Categorized | Multi-sport, Sports

Ironman: O’Donnell’s anticipated Kona debut

Tim O'Donnell (Photo courtesy of Ironman)

(Shawn Skene checks in with Tim O’Donnell, as he builds up to his first appearance in Kona)

When Tim O’Donnell declared he was abandoning his Olympic aspirations in January of this year and would focus on the Ironman World Championship, fans, media and his competition took immediate notice.

After a stellar short course run and outstanding performances at the Ironman 70.3 distance over the last two years, everybody knew the 30-year-old was the “real deal,” and would have an immediate impact in Ironman racing.

With eight long years since an American (Tim Deboom) won the Ironman World Championships, he has quickly become America’s next great hope.

O’Donnell appears comfortable with the high expectations placed upon him – possibly even thriving on the excitement and using it as motivation as his first date with Kona looms.

“I am OK with the hype in terms of the next American to fight for the win,” O’Donnell says of the early anticipation and build-up towards Kona. “While I love being under the radar, even with the hype I think I still will be an unknown in the Kona battle.

“I consider myself a slow learner and I know that mastering a race like Kona can take some time, so I am not too worried about not living up to the talk, this year,” O’Donnell says. “I have had a fantastic season and I think my potential is a known. I am going to prepare to win, as I do for every race, this year. If I do not have a great race, it will be a learning experience and another tool to help me win in the future.”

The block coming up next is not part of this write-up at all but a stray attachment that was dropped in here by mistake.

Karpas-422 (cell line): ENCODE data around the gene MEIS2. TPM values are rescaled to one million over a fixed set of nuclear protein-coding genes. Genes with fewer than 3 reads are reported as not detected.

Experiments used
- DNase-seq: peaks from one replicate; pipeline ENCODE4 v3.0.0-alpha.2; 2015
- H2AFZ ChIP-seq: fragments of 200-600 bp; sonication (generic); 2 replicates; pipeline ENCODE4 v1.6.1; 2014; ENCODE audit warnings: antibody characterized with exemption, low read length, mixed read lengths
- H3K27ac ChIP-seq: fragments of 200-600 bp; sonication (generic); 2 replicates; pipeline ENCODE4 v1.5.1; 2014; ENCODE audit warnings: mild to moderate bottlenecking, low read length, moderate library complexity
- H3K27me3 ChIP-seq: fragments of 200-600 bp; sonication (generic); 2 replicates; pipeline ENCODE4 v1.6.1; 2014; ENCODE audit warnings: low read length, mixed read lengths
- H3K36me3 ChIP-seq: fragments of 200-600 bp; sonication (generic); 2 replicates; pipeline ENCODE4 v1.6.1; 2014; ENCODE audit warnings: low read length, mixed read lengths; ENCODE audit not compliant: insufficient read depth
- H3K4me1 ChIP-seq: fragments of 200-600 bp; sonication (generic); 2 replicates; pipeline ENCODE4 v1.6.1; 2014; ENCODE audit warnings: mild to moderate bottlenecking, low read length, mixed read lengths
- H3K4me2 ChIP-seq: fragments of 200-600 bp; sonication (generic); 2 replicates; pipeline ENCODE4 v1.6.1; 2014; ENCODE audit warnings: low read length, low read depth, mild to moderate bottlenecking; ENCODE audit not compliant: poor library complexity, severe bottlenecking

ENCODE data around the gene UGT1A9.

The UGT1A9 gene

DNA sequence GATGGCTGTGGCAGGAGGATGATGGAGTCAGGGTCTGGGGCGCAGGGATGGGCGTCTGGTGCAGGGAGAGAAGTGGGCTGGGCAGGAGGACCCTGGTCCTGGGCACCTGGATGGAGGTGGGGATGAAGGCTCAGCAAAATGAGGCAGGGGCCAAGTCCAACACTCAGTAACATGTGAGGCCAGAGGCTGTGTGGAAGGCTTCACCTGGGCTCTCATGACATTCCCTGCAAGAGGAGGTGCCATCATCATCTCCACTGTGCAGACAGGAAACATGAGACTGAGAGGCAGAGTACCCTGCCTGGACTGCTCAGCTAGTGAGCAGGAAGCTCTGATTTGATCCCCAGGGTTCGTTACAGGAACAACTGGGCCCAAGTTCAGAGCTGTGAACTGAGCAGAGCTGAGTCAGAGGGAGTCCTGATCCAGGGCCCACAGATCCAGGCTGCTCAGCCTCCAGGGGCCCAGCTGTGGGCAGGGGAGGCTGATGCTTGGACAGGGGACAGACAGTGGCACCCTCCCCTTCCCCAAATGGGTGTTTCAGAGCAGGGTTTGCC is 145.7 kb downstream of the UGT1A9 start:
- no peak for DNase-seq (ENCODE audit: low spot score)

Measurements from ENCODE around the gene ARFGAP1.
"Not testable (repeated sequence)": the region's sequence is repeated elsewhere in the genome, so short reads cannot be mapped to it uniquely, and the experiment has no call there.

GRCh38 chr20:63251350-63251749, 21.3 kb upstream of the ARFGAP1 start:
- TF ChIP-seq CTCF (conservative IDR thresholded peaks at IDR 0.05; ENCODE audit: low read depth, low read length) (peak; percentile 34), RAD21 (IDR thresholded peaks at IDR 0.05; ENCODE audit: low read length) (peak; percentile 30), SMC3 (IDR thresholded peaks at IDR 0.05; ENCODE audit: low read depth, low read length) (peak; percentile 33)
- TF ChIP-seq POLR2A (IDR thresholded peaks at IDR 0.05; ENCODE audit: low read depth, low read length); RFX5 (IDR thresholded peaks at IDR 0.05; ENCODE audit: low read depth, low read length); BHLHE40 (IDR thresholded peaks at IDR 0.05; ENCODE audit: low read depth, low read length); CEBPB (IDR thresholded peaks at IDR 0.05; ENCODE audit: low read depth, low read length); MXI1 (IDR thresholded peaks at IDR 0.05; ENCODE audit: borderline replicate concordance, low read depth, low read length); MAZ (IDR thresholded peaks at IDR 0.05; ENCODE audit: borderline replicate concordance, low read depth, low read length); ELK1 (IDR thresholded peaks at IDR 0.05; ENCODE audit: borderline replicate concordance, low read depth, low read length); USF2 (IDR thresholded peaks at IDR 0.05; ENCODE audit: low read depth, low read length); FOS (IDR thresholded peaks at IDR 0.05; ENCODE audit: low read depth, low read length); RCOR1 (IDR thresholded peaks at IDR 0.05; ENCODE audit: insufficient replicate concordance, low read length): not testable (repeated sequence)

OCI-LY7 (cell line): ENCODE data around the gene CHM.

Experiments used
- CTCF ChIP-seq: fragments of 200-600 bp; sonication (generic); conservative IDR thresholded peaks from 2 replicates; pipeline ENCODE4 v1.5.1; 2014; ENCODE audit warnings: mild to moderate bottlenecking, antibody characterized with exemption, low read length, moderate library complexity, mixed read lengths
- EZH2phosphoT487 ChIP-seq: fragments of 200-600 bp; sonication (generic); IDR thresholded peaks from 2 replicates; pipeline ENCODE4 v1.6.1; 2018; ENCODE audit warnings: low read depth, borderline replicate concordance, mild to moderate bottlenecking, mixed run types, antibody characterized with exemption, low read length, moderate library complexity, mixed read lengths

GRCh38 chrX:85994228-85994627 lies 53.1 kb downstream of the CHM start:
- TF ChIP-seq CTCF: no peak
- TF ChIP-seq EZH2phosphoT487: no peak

O’Donnell has been at the top of both the Kona and 70.3 Pro Ranking charts, and this is a testament to how talented and versatile an athlete he is. The former Olympic hopeful opened his 2011 season with a win at the inaugural Ironman 70.3 San Juan.

His outstanding Ironman debut netted him a second to the talented Ironman veteran, Eneko Llanos, at the first-ever Memorial Hermann Ironman Texas. In the Texas heat and humidity, O’Donnell put on display his superior running abilities by recording the fastest run of the day, and came up only 90 seconds short of Llanos’ winning time.

Assessing his 2011 season, O’Donnell says, “I am really happy with my 2011 season, but it also feels like it’s been a bit of a roller coaster year for me. My fitness levels have never been so high prior to San Juan and I was unbelievably fit. But then I struggled with a stomach bug between that race and Texas 70.3 and New Orleans 70.3. I feel like those races didn’t do justice to my fitness level.

“I bounced back with Ironman Texas, which I felt was a fantastic Ironman debut, but I also had to learn how to manage the fatigue that comes with Ironman. The biggest surprise for me was the recovery process post Ironman Texas,” he says. “It took me a solid month to feel better after that race, possibly because so much of the run is on concrete.

“After taking a break from racing I came into the 5150 Boulder Peak with long course strength and had my best showing ever on that course, but wasn’t able to back it up the following weekend in Vineman,” O’Donnell says. “It has been a big learning year for me and I hope that I have been smart enough this season to be ready to race well in Kona.”